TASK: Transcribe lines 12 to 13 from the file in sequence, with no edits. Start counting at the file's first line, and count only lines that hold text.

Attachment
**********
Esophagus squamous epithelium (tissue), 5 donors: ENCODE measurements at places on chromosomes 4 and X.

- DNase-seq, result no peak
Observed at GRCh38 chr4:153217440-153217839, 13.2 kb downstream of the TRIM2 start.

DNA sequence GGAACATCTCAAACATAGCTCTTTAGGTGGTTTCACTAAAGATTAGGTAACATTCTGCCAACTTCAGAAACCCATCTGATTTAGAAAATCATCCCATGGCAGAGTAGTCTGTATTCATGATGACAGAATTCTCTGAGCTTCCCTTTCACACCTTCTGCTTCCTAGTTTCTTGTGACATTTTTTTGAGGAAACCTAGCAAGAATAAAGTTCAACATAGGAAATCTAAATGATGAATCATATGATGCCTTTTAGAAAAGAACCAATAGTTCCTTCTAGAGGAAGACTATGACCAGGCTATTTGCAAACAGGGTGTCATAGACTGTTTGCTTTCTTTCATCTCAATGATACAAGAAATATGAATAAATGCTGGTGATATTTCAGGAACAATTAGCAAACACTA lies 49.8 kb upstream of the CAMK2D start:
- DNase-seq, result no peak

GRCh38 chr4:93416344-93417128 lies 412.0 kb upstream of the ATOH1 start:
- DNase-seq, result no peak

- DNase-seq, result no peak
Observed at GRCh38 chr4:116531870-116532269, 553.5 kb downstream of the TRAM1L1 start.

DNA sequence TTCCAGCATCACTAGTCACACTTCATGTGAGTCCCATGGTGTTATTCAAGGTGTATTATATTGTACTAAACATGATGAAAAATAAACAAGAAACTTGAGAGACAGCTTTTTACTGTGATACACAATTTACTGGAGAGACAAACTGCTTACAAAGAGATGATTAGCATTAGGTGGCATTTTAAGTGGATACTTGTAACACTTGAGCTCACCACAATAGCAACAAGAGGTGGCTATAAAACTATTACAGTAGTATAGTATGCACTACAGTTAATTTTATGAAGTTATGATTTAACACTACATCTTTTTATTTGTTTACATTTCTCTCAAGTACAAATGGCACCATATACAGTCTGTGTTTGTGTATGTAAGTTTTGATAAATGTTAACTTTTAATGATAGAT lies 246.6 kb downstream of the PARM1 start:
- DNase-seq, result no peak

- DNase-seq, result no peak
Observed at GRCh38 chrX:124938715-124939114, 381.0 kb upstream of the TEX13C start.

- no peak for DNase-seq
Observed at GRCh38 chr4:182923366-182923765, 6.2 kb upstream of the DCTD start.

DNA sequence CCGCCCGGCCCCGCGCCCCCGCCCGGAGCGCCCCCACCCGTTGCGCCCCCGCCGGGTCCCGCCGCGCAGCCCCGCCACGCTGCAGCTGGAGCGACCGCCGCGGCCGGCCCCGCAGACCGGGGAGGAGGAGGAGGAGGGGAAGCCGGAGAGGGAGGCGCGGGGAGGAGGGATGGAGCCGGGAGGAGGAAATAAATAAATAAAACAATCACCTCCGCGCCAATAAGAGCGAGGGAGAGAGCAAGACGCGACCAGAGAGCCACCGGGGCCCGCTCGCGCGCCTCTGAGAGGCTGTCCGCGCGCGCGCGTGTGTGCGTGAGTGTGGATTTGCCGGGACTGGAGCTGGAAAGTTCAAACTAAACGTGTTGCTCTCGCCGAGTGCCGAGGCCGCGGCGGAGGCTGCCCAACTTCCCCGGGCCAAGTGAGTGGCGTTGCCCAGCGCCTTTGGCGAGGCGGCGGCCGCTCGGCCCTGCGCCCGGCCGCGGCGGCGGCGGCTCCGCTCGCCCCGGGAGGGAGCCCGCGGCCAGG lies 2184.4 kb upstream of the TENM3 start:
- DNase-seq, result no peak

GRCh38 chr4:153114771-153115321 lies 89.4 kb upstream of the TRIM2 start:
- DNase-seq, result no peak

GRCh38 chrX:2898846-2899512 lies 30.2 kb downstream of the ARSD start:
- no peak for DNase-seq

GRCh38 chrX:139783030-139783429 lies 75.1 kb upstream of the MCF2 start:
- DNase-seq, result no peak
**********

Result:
- DNase-seq, result no peak
Observed at GRCh38 chrX:124938715-124939114, 381.0 kb upstream of the TEX13C start.